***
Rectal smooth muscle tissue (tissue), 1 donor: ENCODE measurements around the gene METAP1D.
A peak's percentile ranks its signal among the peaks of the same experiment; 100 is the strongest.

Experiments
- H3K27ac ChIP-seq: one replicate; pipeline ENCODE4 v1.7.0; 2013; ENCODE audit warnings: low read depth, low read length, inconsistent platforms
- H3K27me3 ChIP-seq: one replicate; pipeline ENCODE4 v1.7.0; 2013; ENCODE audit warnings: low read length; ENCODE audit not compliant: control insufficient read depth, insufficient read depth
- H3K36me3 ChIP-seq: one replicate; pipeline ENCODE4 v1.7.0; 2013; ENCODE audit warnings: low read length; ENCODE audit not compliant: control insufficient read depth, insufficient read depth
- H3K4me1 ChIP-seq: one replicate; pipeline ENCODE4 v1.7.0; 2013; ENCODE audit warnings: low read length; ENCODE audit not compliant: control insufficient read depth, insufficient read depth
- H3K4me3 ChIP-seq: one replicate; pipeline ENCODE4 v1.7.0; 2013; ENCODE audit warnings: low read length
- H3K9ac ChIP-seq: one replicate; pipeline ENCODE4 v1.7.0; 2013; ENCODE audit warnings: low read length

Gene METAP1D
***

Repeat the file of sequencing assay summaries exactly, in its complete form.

Rectal smooth muscle tissue (tissue), 1 donor: ENCODE measurements around the gene METAP1D.
A peak's percentile ranks its signal among the peaks of the same experiment; 100 is the strongest.

Experiments
- H3K27ac ChIP-seq: one replicate; pipeline ENCODE4 v1.7.0; 2013; ENCODE audit warnings: low read depth, low read length, inconsistent platforms
- H3K27me3 ChIP-seq: one replicate; pipeline ENCODE4 v1.7.0; 2013; ENCODE audit warnings: low read length; ENCODE audit not compliant: control insufficient read depth, insufficient read depth
- H3K36me3 ChIP-seq: one replicate; pipeline ENCODE4 v1.7.0; 2013; ENCODE audit warnings: low read length; ENCODE audit not compliant: control insufficient read depth, insufficient read depth
- H3K4me1 ChIP-seq: one replicate; pipeline ENCODE4 v1.7.0; 2013; ENCODE audit warnings: low read length; ENCODE audit not compliant: control insufficient read depth, insufficient read depth
- H3K4me3 ChIP-seq: one replicate; pipeline ENCODE4 v1.7.0; 2013; ENCODE audit warnings: low read length
- H3K9ac ChIP-seq: one replicate; pipeline ENCODE4 v1.7.0; 2013; ENCODE audit warnings: low read length

Gene METAP1D